The notion that a systemically administered source of radiation can be usefully directed towards a tumor has been exploited since the 1940s, when radioiodine was introduced as a treatment for thyroid cancer. In the 1990s, Quadramet® (samarium-153) and Metastron® (strontium-89 chloride), both formulations of radionuclides which are taken up by bone lesions, were approved for the relief of pain arising from metastatic prostate cancer.

Monoclonal antibodies, with their exquisite specificity for tumor-associated antigens, were explored in the early 1990s as a practical means of delivering radionuclides, leading to approval of the first antibody-directed radiotherapy, Zevalin® (anti-CD20 conjugated to yttrium-90) for the treatment of non-Hodgkin’s lymphoma in 2002, followed by Bexxar® (anti-CD20 conjugated to iodine-131) a year later.

Clinical effectiveness and opinion leader enthusiasm did not translate into sales 1. Bexxar® was withdrawn by GSK in 2014, with only 75 patients treated in 2012. Spectrum Pharmaceuticals booked Zevalin® sales of just $7 million in 2018, with the company divesting the product the following year 2.

Much has been written about the failure of these innovative and much-needed treatments. Poor marketing, lack of clarity regarding clinical study data and patient selection, and a paucity of post-approval studies are cited, along with the sheer complexity of the prescribing process, with oncologists in private practice having to refer patients to nuclear medicine specialists, while navigating a complex reimbursement path.

Lack of commercial success did not completely curb industry interest in targeted radiotherapy. Bayer acquired Algeta in 2014, adding Xofigo®, a treatment for metastatic prostate cancer (and the first alpha-emitting radiopharmaceutical to secure regulatory approval) to its portfolio. The development candidate BAY 2315497, comprising an antibody directed against prostate-specific membrane antigen (PSMA) conjugated to the alpha-emitter thorium-227, was acquired from Progenics Pharmaceuticals in 2016.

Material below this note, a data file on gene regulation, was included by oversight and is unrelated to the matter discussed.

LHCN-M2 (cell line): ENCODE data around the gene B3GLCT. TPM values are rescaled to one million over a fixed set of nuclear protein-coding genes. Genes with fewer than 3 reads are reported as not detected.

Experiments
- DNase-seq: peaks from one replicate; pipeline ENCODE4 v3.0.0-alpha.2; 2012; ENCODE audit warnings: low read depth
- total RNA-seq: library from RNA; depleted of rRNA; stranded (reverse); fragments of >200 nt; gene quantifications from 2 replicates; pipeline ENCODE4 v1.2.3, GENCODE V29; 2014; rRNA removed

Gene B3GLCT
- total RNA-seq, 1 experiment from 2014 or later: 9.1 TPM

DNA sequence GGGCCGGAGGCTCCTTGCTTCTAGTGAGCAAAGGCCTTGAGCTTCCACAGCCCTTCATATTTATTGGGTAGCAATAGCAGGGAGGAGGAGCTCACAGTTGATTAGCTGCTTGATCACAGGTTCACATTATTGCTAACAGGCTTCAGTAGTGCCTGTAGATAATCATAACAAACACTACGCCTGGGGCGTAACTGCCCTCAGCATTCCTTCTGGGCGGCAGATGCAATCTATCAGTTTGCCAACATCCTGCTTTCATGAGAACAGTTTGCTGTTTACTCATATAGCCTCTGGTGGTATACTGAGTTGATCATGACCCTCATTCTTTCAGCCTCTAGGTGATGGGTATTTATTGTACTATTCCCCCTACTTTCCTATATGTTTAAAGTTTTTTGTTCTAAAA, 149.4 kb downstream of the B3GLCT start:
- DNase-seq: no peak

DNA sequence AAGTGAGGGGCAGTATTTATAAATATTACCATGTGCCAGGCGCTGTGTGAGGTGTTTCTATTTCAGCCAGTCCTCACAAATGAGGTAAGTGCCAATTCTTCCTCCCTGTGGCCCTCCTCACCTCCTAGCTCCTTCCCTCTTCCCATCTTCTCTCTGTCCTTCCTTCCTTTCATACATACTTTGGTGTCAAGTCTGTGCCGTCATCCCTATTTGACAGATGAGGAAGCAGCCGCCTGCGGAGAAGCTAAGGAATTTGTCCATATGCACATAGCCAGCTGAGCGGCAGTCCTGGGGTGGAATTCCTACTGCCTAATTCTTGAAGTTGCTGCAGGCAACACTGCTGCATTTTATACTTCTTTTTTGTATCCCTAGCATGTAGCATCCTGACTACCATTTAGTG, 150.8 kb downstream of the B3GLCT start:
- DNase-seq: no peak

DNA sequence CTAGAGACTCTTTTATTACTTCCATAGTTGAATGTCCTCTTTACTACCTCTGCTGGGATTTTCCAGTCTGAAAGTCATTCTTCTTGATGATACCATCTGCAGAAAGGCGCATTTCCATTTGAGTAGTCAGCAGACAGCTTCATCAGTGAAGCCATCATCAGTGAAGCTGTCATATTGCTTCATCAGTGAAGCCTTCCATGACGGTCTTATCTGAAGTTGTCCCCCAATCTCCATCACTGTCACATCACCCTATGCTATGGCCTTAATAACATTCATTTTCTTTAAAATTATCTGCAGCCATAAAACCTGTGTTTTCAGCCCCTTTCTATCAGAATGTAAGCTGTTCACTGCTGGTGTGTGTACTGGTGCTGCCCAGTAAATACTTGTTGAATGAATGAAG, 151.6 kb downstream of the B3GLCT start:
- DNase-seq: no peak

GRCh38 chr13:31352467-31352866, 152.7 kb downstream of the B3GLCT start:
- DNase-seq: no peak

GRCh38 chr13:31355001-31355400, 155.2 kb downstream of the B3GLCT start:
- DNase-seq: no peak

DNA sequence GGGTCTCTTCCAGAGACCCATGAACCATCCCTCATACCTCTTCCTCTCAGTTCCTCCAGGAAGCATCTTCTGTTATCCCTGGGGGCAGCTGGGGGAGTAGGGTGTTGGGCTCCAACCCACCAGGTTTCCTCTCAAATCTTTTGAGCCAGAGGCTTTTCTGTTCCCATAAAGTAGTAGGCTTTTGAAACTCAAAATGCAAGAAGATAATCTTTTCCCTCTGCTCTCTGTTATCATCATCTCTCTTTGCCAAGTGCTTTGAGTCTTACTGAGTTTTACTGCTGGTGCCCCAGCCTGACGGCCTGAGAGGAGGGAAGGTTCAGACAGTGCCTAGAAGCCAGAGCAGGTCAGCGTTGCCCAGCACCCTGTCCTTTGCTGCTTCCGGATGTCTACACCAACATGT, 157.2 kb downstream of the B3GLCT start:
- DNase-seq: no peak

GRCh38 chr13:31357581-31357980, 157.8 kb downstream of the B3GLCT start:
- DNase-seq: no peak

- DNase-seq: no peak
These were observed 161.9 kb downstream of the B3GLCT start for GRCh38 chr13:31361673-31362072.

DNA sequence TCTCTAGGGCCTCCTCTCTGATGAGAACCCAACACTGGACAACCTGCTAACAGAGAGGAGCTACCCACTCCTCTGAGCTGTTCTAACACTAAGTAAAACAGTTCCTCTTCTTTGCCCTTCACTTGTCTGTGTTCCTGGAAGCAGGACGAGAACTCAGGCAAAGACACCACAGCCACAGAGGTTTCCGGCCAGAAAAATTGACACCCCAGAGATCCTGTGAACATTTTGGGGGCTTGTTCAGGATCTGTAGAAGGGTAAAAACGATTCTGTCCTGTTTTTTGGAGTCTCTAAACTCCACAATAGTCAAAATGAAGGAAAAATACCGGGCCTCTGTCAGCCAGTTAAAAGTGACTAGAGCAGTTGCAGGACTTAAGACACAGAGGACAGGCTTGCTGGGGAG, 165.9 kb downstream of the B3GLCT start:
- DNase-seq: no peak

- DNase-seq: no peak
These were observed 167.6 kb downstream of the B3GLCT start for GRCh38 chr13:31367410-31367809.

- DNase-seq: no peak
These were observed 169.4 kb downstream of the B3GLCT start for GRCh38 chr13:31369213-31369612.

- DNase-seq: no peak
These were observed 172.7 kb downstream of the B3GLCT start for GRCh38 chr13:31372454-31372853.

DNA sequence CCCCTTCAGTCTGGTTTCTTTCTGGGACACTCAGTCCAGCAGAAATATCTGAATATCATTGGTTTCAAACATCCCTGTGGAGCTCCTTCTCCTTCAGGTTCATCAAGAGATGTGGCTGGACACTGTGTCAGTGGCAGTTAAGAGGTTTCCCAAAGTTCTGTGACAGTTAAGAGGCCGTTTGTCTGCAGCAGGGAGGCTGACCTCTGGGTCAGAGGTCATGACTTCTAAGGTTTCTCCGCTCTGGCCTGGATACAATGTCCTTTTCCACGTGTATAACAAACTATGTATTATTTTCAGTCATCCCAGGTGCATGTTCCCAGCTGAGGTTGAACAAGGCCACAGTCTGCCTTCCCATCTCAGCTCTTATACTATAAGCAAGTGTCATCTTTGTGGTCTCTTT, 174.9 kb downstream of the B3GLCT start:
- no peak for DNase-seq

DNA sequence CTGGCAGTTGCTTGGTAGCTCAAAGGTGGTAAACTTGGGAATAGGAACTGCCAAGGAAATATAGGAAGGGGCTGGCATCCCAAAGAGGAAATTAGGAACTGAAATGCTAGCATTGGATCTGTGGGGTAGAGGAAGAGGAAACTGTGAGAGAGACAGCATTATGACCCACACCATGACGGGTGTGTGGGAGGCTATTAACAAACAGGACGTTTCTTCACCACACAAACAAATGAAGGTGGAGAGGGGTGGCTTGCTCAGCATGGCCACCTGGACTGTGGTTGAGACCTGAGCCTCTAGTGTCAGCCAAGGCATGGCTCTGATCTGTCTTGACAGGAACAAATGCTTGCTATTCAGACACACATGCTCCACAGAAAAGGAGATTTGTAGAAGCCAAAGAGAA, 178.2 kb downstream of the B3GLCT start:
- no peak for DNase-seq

Novartis has likewise built its targeted radiotherapy portfolio through acquisition, beginning with Advanced Accelerator Applications in 2017, bringing Lutathera®, a lutetium-177 conjugated somatostatin analogue for the treatment of neuroendocrine tumours and three early-stage radiotherapy candidates. Lutathera® posted respectable sales for a rare tumour treatment of $445 million in 2020.

Novartis has now chalked up another success with the FDA approval of Pluvicto®, a lutetium-177 PMSA radioconjugate, an asset acquired with the purchase of of Endocyte in 2018 3. Pluvicto® achieved impressive results compared with best standard of care in previously treated metastatic prostate cancer patients, with respect to overall survival and radiographic progression-free survival. Approval of an Locametz®, a gallium-68 PMSA-specific imaging agent, was granted on the same day and is the first radioactive diagnostic agent approved for patient selection in the use of a targeted radiotherapy.

This “seek and treat” theranostic strategy is a key factor in the renaissance of targeted radiotherapy, allowing accurate disease assessment and monitoring, and optimization of patient selection, with better outcomes and improved cost-effectiveness. Almost all current industrial efforts integrate diagnostic imaging with therapeutic product development.

Annual peak sales estimates for Pluvicto® are in the range of $600 million to over $1 billion, although Novartis faces future competition from PSMA antibody-targeted radiotherapies under development by Bayer, Telix Pharmaceuticals and Convergent Therapeutics, and PSMA small molecule-targeted radiotherapies from Point Biopharma, Clarity Pharmaceuticals and Cancer Targeted Technologies. Potential Lutathera® challengers from Ipsen, ITM Solucin, Clarity Pharmaceuticals and Orano Med are under evaluation in neuroendocrine tumors.